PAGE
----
Friday, September 30, 2011

Lunch & Tasting with Barone Ricasoli at Perbacco

Through a series of fortunate events, Julia and I recently found ourselves invited to attend a wine tasting and lunch at Perbacco. The occasion was courtesy of Barone Francesco Ricasoli, proprietor of Brolio, the oldest winery in Italy. Julia was there to photograph the luncheon and I to write about it, but let's be honest: we were there to feast on some of SF's most exceptional Italian cuisine and drink fantastic wine.

As each of the ten guests mingled into the private dining room on the second floor of Perbacco, we sipped a wonderfully tart and refreshing 2010 Albia Rose, a blend of Sangiovese and Merlot varietals. It was crisp and just a bit fruity, not that nectary-sweet picnic wine that fancy ladies drink on hot summer afternoons. An ideal palate cleanser, it was a wonderful first step in the journey upon which our taste-buds were about to embark. As we sipped our wine, Francesco chatted with us about Brolio, the 617-acre estate in Chianti that is home to the vineyards, labratories, and winemaking facilities responsible for Ricasoli's wines. He also pointed out the labels on his bottles of Colledila '07 and Casalferro '07, which featured antique drawings of the Tuscan countryside. Apparently the drawings had been found in an envelope on the Brolio estate only recently, but were drawn by an artist from Siena, depicting the landscape of Chianti, in 1584. They made excellent labels, as they were not only charming drawings but also reminders of the deep history behind Brolio's wines.

As I neared the end of my glass of Rose, the last guest arrived and Francesco invited us to sit. He sat at the middle of the table and welcomed us warmly as Brolio's Cru wines were poured in front of us: 2007 vintages of Castello di Brolio (Sangiovese with a little bit of Cab & Merlot), Colledila (100% Sangiovese), and Casalferro (100% Merlot). Each was superb, and all were quite bold in character, as expected. The cinnamon and vanilla notes were right up front, and the oak and spice warmed your tongue and tastebuds. It was wine that was easy to drink, but undoubtedly complex. Most notable was the smoothness, a particularly velvety mouthfeel somewhat surprising for a wine coming out of Chianti. We sniffed and sipped, swished and swallowed, as Francesco talked about his family's history, as well as his philosophy regarding Italian winemaking. His father had been forced to sell the winery and brand name in the early 1970s due to financial hardship, and it was purchased by spirits behemoth Seagram, who assumed that producing spirits qualified them to produce wine. After a a sufficient amount of failure in doing so, Francesco convinced them to sell the winery back to him in 1993. He did this, he says, "to get back the lost potential of this amazing estate." In control of Brolio once again, he set out to make wine.

Waiters brought in beautiful plates of fritto misto, grilled calamari, heirloom tomato with burrata, and salumi to start our meal as we listened and chatted. They poured us a 2010 Toricella Chardonnay, which complemented the seafood nicely. I found that the bright, citrus notes in the Chardonnay paired particularly well with the crispy, buttery fritto misto. Not to go unlauded, however, was the heirloom tomato and burrata plate. The tomatoes were firm but juicy, dazzlingly sweet, and striped with beautiful reds, yellows and greens. They would have stolen the show if it weren't for the pillow-soft burrata whose creamy insides ran onto the plate to collect with the tomatoes' juices for a swirling, stunning pool of pink & pale yellow that you just wanted to dive into.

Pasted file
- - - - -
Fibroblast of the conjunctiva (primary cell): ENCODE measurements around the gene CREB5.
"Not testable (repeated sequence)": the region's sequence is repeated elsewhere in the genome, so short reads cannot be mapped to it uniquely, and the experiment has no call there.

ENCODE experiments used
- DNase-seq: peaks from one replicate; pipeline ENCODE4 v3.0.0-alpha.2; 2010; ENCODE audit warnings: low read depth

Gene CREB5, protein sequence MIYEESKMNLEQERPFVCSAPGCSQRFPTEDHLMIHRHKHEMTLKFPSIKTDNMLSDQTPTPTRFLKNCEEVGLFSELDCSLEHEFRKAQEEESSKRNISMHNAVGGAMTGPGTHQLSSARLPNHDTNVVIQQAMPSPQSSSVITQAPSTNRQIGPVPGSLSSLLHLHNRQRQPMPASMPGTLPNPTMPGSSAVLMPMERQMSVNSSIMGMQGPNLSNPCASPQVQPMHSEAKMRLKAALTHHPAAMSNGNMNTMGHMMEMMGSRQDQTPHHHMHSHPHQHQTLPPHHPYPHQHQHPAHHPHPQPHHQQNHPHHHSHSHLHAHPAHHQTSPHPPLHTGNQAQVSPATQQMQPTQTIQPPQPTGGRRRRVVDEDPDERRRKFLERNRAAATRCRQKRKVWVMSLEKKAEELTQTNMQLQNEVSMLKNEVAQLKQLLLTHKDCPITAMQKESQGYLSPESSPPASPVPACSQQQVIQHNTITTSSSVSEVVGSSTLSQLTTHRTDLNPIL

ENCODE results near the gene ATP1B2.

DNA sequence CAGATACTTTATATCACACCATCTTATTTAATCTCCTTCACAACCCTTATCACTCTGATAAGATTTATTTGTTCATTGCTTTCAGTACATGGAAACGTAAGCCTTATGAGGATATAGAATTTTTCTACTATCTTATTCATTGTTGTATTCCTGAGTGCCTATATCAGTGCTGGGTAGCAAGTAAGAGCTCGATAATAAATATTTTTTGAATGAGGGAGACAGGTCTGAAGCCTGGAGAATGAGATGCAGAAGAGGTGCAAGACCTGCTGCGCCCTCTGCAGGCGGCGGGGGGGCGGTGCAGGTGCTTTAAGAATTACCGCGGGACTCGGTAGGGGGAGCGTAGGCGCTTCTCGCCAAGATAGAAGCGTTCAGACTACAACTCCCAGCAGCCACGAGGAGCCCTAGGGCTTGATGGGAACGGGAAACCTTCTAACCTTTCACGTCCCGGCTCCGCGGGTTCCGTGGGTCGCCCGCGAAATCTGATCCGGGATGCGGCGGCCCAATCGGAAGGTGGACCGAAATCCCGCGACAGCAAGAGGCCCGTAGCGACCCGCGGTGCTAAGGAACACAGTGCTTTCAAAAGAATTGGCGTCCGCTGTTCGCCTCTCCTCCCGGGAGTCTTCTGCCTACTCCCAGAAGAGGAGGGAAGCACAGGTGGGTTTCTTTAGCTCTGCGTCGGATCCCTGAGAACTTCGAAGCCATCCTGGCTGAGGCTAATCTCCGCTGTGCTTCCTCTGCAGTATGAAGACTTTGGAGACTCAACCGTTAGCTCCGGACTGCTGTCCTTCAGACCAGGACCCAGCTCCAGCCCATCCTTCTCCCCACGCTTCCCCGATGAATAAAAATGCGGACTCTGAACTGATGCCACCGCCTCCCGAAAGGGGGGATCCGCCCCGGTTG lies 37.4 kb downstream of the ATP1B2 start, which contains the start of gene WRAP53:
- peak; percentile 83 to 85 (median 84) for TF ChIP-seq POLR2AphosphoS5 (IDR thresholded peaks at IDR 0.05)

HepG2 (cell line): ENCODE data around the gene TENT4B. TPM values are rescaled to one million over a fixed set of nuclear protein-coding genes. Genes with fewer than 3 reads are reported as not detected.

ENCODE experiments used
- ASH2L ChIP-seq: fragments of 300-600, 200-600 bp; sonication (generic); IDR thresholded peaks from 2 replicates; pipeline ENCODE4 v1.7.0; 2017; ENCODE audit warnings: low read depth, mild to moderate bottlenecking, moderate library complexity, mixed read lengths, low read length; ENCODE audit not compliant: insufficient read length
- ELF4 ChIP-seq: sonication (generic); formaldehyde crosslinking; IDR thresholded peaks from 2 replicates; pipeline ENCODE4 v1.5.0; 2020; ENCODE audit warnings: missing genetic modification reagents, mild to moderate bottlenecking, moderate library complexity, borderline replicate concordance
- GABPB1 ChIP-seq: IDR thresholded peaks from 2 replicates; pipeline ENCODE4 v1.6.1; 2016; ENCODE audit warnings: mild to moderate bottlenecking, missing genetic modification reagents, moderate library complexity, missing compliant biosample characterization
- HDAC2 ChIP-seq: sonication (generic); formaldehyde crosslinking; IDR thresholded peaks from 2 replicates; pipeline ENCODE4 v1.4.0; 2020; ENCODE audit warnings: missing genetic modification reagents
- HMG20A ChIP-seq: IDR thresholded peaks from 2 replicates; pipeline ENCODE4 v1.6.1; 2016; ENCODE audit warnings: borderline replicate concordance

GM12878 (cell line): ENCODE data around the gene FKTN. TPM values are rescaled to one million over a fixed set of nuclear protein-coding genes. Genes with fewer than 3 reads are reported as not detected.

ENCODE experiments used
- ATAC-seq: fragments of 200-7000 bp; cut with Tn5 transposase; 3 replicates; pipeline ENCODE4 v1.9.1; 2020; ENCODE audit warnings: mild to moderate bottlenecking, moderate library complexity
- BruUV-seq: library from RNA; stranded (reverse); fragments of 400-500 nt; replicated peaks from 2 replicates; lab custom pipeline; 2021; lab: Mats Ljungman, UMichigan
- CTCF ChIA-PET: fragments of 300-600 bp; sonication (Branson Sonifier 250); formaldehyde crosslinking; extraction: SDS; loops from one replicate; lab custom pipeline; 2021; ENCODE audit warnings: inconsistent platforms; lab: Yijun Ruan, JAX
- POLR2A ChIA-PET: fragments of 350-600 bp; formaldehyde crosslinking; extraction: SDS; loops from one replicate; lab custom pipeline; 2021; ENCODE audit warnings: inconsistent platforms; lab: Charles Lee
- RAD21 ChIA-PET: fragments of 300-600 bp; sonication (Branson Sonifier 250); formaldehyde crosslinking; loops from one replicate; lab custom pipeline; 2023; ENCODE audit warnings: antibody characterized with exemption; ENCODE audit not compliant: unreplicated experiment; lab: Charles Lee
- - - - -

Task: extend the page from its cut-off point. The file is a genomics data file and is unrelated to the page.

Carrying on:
In 2005, Francesco began experimenting, collaborating with different scientific institutions and universities, such as the Siena Ente Vini (Wine Authority). It was the first example in Italian winemaking where there were to be extensive, scientific studies in viniculture and viticulture. Francesco and his team at Brolio looked at every aspect of grapevine cultivation, growth, and harvest, constantly searching for the "why" behind the myriad circumstances of wine-making. They felt that though there was much to be learned about Chianti and its potential for great wines, it was, as of yet, not fully tapped into. That meant emphasizing Chianti, rather than a specific varietal.

"We are not producing varietal wines," Francesco explains emphatically. Rather, they produce excellent wines made from varietals that work best with the climate and topography of Brolio. Seventy percent of the soil in the vineyards at Brolio is the soil that has been there forever. By "respecting the soil," as Francesco puts it, he is able to let the land 'do its thing,' so to speak. This is what terroir, everyone's favorite buzz word, is all about, and it was beautifully exemplified by the Casalferro. As Francesco put it, the Merlot had been "Chianti-fied." The terroir essentially outmuscled the typical varietal characteristics of the grape to the point that the Merlot didn't actually taste much like Merlot. There was a slight and pleasant mustiness in the bouquet and far less fruit in the palate than what one would expect; in all, surprising but really nice.